- Gruen 131
My first visit to Cameroon in summer 2010 occurred thanks to an invitation by the Goethe-Institut Yaoundé and the independent art organization Doual’Art.
During my residency I prepared a sound installation for a festival in Douala in December. I also conducted a workshop, together with Eckehard Güther, for young local musicians and artists on the theme of field recordings. Field recordings?
In the cities people are surrounded by distorted sound systems playing lo-fi illegal copies of Cameroonian as well as international pop music. The sounds from church services, instruments and voices are all amplified as well – the louder the better. A lot of what you hear comes from speakers.
The workshop held surprises for everybody, most of all for us: the participants led us to many hidden places with sounds they thought would be of interest to us. And we noticed that we were mistaken in our prejudice of sounds which might be unheeded: these people did listen, they had the most musical ears, they knew a lot about their “field”. But so far they had not felt any necessity to store these sounds. So we started our exchange: they got the recording facilities and we got a little bit of their ears.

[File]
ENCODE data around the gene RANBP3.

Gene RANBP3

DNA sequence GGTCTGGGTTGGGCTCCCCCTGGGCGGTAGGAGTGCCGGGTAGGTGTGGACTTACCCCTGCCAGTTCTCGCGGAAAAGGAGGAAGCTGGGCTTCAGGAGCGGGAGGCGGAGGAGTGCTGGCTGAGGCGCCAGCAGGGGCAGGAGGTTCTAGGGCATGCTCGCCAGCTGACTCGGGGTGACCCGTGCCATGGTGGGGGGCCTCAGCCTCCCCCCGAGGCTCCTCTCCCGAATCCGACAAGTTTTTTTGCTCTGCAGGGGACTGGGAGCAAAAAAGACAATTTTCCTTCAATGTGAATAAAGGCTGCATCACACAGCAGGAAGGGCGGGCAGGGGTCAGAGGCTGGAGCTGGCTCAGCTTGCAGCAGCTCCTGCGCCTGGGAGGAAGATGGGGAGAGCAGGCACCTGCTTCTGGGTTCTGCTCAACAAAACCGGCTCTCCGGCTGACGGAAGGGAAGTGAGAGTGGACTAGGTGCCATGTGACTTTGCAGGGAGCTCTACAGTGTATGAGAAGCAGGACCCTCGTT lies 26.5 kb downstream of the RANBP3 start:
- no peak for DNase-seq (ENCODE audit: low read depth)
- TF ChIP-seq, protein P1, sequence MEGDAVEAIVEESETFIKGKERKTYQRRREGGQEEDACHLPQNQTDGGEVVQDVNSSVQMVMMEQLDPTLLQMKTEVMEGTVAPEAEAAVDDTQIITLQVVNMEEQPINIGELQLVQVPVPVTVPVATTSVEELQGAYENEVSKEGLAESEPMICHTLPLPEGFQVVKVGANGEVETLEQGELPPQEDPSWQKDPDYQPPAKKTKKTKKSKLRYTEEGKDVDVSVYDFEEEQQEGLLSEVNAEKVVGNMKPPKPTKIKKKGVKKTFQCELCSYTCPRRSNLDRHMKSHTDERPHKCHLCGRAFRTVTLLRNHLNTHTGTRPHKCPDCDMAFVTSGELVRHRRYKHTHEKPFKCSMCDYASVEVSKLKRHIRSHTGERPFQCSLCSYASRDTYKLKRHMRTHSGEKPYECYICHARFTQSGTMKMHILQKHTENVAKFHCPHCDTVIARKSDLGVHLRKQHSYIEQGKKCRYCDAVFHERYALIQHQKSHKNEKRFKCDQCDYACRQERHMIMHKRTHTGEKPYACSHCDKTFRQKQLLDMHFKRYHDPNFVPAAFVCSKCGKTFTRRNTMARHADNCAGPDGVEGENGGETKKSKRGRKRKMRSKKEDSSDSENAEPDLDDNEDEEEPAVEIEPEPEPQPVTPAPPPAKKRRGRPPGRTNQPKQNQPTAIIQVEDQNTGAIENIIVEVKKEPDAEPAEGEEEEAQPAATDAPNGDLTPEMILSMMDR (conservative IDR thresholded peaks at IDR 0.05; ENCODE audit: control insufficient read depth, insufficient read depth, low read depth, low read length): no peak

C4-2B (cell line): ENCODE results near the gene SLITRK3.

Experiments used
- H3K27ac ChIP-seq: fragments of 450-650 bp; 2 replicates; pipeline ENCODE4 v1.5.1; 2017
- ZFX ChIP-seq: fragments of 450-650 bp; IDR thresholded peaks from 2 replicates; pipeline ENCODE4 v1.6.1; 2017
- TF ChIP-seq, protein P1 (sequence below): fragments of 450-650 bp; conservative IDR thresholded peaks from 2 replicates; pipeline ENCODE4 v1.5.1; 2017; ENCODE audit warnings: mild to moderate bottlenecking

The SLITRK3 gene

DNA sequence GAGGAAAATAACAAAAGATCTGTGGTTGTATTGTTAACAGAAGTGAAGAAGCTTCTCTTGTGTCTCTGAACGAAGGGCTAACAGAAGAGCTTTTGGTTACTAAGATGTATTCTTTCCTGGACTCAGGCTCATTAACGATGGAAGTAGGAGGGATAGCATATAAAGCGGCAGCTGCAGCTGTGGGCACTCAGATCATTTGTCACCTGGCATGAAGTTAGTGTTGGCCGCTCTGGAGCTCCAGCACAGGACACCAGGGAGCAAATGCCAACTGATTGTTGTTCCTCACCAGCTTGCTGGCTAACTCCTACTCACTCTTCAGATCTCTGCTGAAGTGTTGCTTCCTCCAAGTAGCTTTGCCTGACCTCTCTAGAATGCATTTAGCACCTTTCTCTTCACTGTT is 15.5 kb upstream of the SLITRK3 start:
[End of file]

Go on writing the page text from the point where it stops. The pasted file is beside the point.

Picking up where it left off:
Cameroon is a noisy country with unexpected and subtle soundscapes. We were brought to places we never would have discovered ourselves. This was the basis for a “sound diary” which was continued during a long trip into the North of the country and as well during our second visit in and around Douala in the winter time.
Music is one of the most important forms of communication in Cameroon, a country with hundreds of different languages and ethnic groups, it is a link which binds them all together. I am glad that we could participate in this sonic experience with the help of many local people. The places we recorded were not arranged in advance, we just happened to be there and sometimes the recordings were made with quite simple equipment. Listening was the most important experience and hopefully some of this personal experience will shine through in this release.
All the field recordings are unprocessed, but parts of them are assembled and mixed together. Christina Kubisch